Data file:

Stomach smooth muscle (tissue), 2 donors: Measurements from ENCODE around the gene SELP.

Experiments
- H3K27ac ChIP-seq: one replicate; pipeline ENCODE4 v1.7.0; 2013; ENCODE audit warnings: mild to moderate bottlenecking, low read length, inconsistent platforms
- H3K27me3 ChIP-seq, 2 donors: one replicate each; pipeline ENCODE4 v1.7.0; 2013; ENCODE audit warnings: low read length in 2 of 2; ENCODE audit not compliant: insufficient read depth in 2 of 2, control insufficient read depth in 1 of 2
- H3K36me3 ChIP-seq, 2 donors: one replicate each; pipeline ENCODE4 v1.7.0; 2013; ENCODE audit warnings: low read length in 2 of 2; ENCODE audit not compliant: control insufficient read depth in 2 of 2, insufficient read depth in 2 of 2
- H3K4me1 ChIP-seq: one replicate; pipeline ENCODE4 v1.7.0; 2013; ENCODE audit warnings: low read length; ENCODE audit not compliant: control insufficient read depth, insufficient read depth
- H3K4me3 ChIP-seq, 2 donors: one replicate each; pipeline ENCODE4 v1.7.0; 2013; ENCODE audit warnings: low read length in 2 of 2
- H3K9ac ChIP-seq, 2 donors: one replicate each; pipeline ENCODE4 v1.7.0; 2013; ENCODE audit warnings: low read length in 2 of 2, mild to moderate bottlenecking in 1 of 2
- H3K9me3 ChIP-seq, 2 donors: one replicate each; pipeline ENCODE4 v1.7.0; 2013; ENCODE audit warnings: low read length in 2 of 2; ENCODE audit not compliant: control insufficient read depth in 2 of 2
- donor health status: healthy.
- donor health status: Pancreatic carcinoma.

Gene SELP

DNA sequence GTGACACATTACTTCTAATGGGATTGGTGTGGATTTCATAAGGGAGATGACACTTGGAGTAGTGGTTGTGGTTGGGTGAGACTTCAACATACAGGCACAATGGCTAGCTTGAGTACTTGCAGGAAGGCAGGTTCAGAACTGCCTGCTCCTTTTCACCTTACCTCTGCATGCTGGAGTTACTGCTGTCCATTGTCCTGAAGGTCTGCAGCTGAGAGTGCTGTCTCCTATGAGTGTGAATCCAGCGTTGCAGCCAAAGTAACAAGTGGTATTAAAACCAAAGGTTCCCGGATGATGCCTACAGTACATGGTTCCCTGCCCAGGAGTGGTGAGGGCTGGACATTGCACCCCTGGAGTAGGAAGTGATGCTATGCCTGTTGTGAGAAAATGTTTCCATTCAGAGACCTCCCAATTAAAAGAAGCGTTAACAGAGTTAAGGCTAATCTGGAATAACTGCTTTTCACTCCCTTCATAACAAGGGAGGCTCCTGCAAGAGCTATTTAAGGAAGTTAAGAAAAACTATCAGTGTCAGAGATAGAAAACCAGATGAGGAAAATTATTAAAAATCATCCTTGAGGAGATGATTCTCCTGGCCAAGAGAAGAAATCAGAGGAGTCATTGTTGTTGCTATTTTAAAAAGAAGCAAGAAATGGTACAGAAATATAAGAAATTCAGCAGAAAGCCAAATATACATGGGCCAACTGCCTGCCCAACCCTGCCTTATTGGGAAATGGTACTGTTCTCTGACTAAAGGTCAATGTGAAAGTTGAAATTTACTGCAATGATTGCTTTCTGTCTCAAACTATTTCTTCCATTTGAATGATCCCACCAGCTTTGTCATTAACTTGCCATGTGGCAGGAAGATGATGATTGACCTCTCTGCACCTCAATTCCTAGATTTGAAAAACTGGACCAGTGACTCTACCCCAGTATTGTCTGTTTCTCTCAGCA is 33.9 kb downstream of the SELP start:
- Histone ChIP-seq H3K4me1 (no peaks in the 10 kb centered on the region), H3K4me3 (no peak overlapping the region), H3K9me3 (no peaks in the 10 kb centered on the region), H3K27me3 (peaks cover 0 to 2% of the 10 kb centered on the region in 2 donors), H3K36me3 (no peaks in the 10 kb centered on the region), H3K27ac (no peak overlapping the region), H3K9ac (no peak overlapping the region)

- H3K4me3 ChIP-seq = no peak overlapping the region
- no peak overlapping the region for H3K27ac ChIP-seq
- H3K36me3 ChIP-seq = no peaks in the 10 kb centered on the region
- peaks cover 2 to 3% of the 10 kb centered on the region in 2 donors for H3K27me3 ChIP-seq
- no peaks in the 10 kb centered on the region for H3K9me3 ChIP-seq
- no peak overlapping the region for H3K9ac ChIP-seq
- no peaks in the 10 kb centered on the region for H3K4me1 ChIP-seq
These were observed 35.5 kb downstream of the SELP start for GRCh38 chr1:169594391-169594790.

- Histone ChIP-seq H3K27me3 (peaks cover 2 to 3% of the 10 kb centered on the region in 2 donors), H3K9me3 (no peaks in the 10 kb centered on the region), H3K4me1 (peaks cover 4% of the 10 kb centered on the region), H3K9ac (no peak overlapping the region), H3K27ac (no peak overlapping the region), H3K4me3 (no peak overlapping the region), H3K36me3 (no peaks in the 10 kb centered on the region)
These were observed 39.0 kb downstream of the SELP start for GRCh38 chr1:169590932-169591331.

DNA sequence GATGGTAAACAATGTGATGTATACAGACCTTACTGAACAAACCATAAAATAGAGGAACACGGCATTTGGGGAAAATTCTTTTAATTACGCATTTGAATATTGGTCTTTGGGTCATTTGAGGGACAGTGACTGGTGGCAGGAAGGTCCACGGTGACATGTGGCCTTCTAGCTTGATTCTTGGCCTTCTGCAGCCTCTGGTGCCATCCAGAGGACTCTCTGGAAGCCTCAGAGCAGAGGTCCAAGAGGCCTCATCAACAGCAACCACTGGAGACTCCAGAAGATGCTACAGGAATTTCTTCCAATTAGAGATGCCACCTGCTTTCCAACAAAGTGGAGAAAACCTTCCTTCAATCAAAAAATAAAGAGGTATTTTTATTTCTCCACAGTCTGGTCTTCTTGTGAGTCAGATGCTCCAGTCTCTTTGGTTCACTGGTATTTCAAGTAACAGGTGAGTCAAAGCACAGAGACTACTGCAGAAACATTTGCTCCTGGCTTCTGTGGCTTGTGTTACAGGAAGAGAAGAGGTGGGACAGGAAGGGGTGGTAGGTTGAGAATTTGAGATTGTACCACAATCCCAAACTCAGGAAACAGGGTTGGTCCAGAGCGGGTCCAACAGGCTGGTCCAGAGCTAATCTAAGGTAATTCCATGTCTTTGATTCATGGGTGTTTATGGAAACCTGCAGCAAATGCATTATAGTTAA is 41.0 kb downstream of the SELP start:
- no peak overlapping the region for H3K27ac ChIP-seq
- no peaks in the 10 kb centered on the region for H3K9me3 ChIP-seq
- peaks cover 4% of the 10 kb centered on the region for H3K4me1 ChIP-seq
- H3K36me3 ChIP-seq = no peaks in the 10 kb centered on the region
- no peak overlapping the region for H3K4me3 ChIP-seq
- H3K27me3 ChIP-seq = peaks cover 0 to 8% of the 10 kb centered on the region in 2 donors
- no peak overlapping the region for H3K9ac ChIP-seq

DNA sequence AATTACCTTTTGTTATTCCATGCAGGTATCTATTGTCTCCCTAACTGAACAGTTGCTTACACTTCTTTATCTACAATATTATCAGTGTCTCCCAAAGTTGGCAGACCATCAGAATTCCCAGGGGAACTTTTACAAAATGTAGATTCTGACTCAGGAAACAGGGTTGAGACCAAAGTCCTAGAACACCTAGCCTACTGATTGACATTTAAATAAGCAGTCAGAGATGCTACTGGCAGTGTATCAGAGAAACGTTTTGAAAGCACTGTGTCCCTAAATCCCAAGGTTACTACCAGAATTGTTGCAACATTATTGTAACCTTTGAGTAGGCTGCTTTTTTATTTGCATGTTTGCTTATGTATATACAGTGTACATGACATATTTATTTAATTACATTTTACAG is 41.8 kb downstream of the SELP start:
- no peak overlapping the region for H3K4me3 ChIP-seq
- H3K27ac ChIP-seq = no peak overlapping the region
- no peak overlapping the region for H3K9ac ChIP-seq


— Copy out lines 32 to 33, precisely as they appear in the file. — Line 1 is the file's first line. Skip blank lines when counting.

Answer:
- no peak overlapping the region for H3K9ac ChIP-seq

DNA sequence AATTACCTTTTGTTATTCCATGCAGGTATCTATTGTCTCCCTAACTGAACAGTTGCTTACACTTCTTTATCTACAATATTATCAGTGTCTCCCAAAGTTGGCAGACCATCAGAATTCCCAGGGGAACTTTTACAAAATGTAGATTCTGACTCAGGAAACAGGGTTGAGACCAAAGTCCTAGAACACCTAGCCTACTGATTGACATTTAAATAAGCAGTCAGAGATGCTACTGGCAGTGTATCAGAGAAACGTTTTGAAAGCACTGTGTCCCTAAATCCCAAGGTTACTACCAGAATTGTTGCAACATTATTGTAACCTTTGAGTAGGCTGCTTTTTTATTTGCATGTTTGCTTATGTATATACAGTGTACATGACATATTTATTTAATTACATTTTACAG is 41.8 kb downstream of the SELP start: